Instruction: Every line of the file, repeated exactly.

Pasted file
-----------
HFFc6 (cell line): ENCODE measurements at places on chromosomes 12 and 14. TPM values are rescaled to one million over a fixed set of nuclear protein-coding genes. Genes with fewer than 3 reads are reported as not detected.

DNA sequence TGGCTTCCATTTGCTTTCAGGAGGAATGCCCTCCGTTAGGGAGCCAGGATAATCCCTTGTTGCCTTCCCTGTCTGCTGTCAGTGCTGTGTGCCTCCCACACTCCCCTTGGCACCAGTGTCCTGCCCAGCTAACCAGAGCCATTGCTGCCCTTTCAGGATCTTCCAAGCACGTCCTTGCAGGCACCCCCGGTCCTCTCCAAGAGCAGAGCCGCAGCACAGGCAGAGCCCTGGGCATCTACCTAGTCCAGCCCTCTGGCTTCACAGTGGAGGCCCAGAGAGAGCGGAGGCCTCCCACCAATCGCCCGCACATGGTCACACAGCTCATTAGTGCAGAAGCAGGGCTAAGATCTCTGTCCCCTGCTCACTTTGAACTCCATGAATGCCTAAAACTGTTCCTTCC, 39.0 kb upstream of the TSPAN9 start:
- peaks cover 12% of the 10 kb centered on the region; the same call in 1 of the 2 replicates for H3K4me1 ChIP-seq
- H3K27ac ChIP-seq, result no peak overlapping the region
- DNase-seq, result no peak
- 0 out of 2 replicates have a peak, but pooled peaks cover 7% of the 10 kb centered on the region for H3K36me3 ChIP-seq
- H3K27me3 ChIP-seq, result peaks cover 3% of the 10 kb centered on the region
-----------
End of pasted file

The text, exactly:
HFFc6 (cell line): ENCODE measurements at places on chromosomes 12 and 14. TPM values are rescaled to one million over a fixed set of nuclear protein-coding genes. Genes with fewer than 3 reads are reported as not detected.

DNA sequence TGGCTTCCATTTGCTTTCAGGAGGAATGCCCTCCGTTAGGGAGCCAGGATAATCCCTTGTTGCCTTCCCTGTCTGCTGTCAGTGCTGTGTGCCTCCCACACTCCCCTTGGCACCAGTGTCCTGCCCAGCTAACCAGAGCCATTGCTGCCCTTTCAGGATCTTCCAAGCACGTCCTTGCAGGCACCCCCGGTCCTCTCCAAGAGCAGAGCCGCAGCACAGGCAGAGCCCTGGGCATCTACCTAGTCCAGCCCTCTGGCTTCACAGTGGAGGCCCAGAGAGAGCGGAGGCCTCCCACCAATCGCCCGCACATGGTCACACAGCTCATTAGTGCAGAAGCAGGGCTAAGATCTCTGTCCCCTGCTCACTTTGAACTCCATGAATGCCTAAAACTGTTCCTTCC, 39.0 kb upstream of the TSPAN9 start:
- peaks cover 12% of the 10 kb centered on the region; the same call in 1 of the 2 replicates for H3K4me1 ChIP-seq
- H3K27ac ChIP-seq, result no peak overlapping the region
- DNase-seq, result no peak
- 0 out of 2 replicates have a peak, but pooled peaks cover 7% of the 10 kb centered on the region for H3K36me3 ChIP-seq
- H3K27me3 ChIP-seq, result peaks cover 3% of the 10 kb centered on the region